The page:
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7 Months On– What we know and what we don’t know about COVID-19: STAT

2020-08-17
EM of SARS-COV-2 from Groopman lab

Here’s a new article from STAT on August 17 that summarizes what we know about the virus that causes COVID-19– and what we still don’t know that continues to be a “pressing question.”

Things we still don’t know: first, how long does recovery from the virus protect us against re-infection? Prior experience with the coronaviruses that cause “common colds” tells us that protection may last less than a year. There are four known coronaviruses that cause colds, and these viruses circulate through the human population on a regular basis. It is possible to catch a cold once a year, at least– we know this from personal experience.

Second, what happens when you get a re-infection with SARS-COV-2? Again, experience tells us that repeat infection with cold viruses leads to less severe symptoms the second, third, and subsequent times. We don’t know if this is true with the novel coronavirus.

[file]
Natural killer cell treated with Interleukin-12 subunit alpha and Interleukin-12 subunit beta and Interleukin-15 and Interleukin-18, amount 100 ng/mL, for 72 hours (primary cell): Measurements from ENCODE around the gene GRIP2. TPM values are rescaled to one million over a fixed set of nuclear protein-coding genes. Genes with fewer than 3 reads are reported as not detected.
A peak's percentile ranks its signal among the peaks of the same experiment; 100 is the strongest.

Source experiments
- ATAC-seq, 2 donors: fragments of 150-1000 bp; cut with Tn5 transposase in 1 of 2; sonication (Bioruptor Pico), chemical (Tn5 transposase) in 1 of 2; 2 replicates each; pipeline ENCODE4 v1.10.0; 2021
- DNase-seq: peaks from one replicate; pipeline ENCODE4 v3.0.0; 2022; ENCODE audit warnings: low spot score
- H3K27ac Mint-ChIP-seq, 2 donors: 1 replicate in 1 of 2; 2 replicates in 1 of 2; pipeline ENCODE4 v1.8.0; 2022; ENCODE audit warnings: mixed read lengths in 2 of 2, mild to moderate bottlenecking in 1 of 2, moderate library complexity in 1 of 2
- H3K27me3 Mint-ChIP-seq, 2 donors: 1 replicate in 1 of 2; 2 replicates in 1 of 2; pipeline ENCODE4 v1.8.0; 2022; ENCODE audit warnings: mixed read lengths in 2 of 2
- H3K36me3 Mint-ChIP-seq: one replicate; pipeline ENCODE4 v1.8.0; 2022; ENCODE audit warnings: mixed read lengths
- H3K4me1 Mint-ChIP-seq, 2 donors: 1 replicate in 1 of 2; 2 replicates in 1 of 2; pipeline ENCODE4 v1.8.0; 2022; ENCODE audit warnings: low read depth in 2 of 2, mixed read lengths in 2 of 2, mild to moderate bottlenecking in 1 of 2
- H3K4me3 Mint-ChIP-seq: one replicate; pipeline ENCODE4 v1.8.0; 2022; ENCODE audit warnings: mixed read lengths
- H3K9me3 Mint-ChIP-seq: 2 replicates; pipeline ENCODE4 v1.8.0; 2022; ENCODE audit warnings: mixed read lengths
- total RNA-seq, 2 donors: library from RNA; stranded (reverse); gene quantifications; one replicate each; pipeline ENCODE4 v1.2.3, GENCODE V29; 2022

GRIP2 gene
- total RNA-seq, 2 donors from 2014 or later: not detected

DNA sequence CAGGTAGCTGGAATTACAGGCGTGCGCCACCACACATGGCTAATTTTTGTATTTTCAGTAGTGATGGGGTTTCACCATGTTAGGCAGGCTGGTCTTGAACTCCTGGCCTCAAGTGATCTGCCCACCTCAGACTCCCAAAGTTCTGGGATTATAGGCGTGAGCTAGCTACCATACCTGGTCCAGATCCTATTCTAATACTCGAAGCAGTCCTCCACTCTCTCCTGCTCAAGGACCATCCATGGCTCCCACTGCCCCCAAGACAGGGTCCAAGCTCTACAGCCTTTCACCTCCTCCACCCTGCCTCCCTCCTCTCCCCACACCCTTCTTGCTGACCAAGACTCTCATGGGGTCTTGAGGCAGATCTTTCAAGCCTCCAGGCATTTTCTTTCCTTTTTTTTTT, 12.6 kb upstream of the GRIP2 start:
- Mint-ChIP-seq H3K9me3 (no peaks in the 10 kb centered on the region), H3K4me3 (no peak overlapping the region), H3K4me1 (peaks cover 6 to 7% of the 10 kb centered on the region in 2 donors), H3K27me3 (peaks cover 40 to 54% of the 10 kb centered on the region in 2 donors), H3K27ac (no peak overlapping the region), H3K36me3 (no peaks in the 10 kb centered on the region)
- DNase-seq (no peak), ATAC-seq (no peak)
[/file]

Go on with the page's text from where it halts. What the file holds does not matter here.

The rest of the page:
Third, how much (or how many) virus does it take to catch an infection? We know that some viruses are very efficient, for example measles. But we don’t know with this virus what the infectious dose is.

Fourth, we don’t know how many people have been infected and not counted. Current information suggests that roughly ten times more people have been infected than the confirmed case count tells us. That’s just a guess. Lack of sufficient tests has led to inadequate counts, in some places worse than others.

In the US, a drop in the number of tests performed, particularly in hard-hit Republican-led states, has led to an appearance of improvement in daily case counts– but this is quite possibly misleading. The rate of positive cases in proportion to those tested is going up, suggesting that we’re not testing enough people.

Finally, we still don’t know why some people get sick and others don’t. We have some evidence that genetic factors protect some people and make others more susceptible. We still don’t have the full picture. We’re still not sure why children don’t appear to get as sick, even though they produce equal or greater amounts of virus.

Read the article for more information about what we have learned and what we haven’t. It’s a good summary of current thinking.

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